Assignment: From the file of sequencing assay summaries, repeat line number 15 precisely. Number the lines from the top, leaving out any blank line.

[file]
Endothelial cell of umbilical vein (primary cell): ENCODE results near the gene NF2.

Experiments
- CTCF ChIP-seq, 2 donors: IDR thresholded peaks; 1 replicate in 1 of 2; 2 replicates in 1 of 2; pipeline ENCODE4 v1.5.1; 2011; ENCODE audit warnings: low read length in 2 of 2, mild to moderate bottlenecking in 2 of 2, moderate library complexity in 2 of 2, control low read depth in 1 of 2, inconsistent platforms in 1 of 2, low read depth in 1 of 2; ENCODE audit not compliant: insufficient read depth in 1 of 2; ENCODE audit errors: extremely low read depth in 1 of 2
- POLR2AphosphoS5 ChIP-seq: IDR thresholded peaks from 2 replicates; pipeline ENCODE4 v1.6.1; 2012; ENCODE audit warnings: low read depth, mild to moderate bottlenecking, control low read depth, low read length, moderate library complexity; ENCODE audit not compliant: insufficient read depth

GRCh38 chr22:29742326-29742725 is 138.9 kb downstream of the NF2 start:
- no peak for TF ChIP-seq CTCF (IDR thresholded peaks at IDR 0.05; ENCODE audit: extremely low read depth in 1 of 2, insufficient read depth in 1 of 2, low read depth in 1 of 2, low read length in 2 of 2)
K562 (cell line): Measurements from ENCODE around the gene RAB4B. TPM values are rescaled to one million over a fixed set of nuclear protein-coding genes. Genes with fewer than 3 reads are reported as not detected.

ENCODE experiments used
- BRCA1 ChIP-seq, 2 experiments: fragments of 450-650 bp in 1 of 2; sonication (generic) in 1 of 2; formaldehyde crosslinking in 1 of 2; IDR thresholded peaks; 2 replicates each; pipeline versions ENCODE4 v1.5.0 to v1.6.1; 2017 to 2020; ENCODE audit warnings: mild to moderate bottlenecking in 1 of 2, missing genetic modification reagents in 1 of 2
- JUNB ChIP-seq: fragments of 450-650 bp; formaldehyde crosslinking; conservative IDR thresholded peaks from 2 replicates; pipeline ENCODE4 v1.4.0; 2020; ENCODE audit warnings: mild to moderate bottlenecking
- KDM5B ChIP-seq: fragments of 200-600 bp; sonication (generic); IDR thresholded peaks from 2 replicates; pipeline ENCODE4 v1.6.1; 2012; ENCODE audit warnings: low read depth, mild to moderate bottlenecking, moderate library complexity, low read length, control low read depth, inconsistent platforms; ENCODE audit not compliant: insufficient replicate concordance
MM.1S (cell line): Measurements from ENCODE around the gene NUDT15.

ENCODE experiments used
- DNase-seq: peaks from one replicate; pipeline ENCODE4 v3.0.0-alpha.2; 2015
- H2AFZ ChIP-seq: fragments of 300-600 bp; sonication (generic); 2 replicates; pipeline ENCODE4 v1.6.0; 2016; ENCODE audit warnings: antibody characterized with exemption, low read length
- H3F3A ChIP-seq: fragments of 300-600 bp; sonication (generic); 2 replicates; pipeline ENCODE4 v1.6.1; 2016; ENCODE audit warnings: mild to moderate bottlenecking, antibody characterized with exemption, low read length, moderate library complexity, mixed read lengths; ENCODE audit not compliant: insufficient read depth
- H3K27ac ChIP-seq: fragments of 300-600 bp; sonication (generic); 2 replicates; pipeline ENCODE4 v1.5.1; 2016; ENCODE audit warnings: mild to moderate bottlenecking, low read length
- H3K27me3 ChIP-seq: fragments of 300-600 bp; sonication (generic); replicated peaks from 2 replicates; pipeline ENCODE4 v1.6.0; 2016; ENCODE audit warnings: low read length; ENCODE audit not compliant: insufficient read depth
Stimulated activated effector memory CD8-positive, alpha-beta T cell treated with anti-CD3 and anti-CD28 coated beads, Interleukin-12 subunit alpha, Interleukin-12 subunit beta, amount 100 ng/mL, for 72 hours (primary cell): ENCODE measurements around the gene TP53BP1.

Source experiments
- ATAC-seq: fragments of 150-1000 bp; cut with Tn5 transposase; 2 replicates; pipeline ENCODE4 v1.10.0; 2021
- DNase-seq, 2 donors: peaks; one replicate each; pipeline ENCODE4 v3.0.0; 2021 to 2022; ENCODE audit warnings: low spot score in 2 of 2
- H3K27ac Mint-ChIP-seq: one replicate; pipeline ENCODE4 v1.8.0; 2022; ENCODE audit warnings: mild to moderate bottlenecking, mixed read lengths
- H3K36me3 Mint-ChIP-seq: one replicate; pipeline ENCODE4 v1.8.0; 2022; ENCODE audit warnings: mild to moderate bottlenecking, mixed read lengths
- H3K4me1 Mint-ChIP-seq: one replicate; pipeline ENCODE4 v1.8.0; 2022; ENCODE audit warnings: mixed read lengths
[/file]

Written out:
- H2AFZ ChIP-seq: fragments of 300-600 bp; sonication (generic); 2 replicates; pipeline ENCODE4 v1.6.0; 2016; ENCODE audit warnings: antibody characterized with exemption, low read length